Philosophical spam

Kant: spammer?I’ve recently noticed a new trend in comment spam. I get perhaps fifty or more spam comments on this website per day at the current time. (Comments are moderated so none of them actually get published.) As anyone in a similar boat would be aware, most of them are long strings of gibberish with links embedded to whatever websites the spammers are attempting to promote. The comments, I’m sure, are left by machines rather than by real people. Very often, the websites being promoted appear to be ones dealing in pharmaceuticals like Viagra and Cialis. (Proving yet again, I suppose, that sex is about the only thing that generates real profit on the internet.)

Since these comments are self-evidently spam, the only websites where they stand any hope of sticking around are those websites that are not being maintained by anyone, like the millions of abandoned blogs littering the world-wide-web like so many plastic nets in the Pacific. Anyone paying attention to the comments being posted on their website would delete these usually-obscene advertisements in short order.

Lately, however, there is this new trend, as mentioned. Instead of long strings of gibberish, the comments I’m getting are pithy little philosophical observations and contentions. For instance:

That’s the thing about faith. If you don’t have it you can’t understand it. And if you do, no explanation is necessary.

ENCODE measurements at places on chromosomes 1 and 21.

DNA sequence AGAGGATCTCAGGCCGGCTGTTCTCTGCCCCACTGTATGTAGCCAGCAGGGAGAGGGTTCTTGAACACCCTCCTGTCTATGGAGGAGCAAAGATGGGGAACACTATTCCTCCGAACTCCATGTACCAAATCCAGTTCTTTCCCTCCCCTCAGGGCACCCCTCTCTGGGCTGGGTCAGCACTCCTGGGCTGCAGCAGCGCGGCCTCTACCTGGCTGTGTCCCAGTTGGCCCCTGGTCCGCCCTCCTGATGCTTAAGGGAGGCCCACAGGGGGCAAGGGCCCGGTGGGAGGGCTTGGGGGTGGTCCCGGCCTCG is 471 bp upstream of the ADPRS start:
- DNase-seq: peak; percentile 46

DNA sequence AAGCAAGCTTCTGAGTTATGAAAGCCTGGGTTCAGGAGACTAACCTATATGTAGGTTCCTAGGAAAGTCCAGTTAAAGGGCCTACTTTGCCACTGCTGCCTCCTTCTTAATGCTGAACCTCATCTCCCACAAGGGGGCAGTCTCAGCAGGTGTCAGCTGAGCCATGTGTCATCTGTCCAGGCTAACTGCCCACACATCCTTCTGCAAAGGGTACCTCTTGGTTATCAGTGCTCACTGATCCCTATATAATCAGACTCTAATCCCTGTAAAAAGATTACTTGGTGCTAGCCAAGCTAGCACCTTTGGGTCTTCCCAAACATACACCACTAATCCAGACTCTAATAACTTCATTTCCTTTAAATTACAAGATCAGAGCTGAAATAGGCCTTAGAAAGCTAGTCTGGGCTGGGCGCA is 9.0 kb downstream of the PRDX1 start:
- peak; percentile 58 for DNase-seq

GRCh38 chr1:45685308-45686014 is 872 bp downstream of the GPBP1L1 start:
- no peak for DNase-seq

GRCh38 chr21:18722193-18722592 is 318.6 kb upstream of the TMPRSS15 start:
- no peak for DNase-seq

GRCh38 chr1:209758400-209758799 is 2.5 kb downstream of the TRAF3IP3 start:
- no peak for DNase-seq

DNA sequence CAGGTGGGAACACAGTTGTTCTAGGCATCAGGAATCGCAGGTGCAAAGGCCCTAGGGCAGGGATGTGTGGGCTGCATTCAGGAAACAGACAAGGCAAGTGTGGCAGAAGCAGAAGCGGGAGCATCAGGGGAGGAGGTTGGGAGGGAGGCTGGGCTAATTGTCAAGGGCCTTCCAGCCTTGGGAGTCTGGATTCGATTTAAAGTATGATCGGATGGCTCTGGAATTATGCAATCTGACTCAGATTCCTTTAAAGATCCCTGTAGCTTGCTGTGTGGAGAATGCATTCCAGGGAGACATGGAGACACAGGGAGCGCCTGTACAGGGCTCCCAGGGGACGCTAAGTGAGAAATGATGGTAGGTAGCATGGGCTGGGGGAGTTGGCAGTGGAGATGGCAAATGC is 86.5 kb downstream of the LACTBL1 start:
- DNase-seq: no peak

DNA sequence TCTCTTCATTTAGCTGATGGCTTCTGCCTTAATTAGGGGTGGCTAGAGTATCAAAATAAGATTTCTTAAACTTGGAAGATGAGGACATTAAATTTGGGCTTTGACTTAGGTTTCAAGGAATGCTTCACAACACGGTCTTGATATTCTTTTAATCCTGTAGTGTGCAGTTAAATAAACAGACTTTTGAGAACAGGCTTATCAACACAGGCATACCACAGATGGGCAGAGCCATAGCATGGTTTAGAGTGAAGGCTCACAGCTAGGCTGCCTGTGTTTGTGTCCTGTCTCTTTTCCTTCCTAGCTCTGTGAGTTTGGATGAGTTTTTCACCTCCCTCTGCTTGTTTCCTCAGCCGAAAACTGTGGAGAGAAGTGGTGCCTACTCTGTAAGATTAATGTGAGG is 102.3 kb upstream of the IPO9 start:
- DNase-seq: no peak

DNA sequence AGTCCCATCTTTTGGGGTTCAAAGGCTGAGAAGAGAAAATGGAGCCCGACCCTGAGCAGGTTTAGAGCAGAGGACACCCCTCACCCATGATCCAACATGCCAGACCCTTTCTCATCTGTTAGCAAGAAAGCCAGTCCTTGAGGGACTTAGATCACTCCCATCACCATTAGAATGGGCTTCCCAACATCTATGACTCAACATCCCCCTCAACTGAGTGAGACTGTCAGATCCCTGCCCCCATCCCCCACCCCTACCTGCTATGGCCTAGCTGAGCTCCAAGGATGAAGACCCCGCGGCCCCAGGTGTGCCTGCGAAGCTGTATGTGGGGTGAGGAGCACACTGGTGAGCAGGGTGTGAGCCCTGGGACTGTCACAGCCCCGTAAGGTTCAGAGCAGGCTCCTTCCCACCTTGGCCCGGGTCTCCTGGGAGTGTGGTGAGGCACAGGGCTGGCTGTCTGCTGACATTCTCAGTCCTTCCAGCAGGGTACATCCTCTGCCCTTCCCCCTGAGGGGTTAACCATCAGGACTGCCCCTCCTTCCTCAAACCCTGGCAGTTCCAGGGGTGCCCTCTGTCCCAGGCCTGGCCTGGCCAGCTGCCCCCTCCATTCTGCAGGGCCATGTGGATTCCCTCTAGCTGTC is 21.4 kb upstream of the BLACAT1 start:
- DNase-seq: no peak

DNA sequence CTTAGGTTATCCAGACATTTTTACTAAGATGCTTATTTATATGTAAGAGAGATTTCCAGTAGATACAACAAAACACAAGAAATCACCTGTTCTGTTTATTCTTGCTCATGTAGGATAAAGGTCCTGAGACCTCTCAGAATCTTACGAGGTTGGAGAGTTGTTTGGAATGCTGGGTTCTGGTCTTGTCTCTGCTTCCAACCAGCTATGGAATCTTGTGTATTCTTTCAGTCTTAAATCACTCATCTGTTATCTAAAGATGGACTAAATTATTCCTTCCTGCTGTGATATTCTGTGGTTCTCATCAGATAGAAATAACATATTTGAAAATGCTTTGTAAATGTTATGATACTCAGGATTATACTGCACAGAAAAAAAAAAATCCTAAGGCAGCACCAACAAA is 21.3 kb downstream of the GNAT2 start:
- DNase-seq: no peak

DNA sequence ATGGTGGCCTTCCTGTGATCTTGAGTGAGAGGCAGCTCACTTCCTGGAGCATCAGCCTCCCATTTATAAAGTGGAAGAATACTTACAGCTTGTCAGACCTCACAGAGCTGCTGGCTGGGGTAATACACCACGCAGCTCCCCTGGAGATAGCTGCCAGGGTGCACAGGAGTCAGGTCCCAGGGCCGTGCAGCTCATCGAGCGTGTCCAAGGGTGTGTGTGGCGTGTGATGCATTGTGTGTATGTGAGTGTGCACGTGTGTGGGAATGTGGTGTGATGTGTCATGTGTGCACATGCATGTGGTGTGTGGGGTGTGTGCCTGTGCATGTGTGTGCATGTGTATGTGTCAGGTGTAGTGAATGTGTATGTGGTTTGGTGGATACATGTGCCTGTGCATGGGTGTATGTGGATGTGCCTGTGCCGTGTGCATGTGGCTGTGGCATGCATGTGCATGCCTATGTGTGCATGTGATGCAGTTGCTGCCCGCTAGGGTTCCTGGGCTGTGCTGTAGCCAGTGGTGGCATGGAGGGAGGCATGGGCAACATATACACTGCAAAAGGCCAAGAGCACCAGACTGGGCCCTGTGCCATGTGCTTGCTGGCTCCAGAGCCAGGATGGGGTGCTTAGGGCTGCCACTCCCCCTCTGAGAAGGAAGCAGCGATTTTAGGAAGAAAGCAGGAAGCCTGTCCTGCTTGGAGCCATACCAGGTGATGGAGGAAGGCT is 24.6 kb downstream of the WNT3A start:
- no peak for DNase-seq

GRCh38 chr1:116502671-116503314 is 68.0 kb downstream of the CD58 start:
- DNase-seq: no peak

And:

Good has two meanings: it means that which is good absolutely and that which is good for somebody.

And:

It is a fine thing to be honest, but it is also very important to be right.

That last one was accompanied by the hyperlinked expression “Cialis by mail,” and that’s also typical of the others.


However, it’s easy enough to see the cunning at work in this spam. The very first time I saw one of these, I definitely did a double-take before I realized that it was spam. Comments like these could easily be mistaken for genuine remarks in a long thread debating goodness-knows-what issue. A good (or bad) cliché or epigram gets employed very frequently in arguments, after all.

Some of them have been quite new to me:

Historians are like deaf people who go on answering questions that no one has asked them.

I can see both historians and the deaf being equally offended by that one. Time to order some anti-anxiety pills and calm down.

Then there’s this one:

It is an interesting and demonstrable fact that all children are atheists and were religion not inculcated into their minds they would remain so.

Hmm. If that were really so, it would be kind of difficult to understand why every human society since the dawn of time has based itself around some kind of religious belief, wouldn’t it?

But no: You must resist the temptation to argue with the philosophical spammers. And whatever else you do, never click on that link to “Buy Zyrtec in Bulgaria.”

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